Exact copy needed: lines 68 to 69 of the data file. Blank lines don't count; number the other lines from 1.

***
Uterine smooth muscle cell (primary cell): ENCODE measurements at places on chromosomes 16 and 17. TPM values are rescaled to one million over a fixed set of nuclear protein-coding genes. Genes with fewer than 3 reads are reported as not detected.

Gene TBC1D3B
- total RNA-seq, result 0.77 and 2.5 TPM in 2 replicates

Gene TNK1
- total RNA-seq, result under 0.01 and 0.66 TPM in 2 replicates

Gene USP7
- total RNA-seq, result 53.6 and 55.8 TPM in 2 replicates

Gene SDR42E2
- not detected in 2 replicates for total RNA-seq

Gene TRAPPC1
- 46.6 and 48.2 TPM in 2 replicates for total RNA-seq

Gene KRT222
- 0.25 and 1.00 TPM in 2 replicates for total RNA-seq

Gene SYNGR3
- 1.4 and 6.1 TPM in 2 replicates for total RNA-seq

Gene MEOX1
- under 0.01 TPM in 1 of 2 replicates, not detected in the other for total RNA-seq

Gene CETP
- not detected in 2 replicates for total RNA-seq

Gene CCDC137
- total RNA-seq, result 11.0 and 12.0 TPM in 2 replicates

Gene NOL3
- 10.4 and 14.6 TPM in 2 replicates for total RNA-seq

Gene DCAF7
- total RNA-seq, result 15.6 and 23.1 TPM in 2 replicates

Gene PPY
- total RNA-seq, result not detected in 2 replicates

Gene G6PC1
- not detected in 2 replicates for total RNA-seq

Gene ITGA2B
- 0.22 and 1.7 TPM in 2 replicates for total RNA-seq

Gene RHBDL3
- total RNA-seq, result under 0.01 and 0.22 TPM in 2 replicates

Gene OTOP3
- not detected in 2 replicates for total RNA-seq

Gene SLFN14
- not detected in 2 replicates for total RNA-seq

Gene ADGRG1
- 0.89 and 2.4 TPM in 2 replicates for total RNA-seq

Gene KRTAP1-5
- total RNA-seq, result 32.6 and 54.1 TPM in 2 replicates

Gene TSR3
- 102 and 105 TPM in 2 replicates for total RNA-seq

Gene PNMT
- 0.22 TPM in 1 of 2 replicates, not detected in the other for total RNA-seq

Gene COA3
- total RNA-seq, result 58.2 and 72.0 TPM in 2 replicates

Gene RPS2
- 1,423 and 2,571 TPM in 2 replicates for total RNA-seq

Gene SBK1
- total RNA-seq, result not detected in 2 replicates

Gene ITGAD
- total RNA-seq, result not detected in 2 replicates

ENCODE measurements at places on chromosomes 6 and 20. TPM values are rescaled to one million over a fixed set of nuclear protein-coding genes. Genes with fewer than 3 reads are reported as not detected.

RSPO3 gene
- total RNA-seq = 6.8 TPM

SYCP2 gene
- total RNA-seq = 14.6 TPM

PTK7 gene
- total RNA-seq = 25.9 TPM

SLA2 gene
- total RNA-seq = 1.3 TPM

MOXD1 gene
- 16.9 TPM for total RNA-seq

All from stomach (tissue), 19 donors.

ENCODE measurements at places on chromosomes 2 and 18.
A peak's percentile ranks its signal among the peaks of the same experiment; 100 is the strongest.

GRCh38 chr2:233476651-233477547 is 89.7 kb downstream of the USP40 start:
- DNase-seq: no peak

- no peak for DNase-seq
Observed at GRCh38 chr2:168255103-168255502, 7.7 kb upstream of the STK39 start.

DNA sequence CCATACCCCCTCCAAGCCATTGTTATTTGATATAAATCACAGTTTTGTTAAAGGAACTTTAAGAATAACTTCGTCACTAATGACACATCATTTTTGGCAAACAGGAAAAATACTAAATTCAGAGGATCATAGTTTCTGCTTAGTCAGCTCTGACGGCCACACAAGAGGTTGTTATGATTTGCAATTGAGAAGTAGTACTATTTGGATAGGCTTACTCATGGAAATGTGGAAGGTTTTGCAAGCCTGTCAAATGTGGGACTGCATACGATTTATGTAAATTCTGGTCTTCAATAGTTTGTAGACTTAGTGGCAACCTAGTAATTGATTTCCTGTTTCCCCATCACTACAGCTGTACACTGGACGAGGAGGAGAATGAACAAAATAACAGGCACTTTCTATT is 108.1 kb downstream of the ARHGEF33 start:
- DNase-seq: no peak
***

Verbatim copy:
GRCh38 chr2:233476651-233477547 is 89.7 kb downstream of the USP40 start:
- DNase-seq: no peak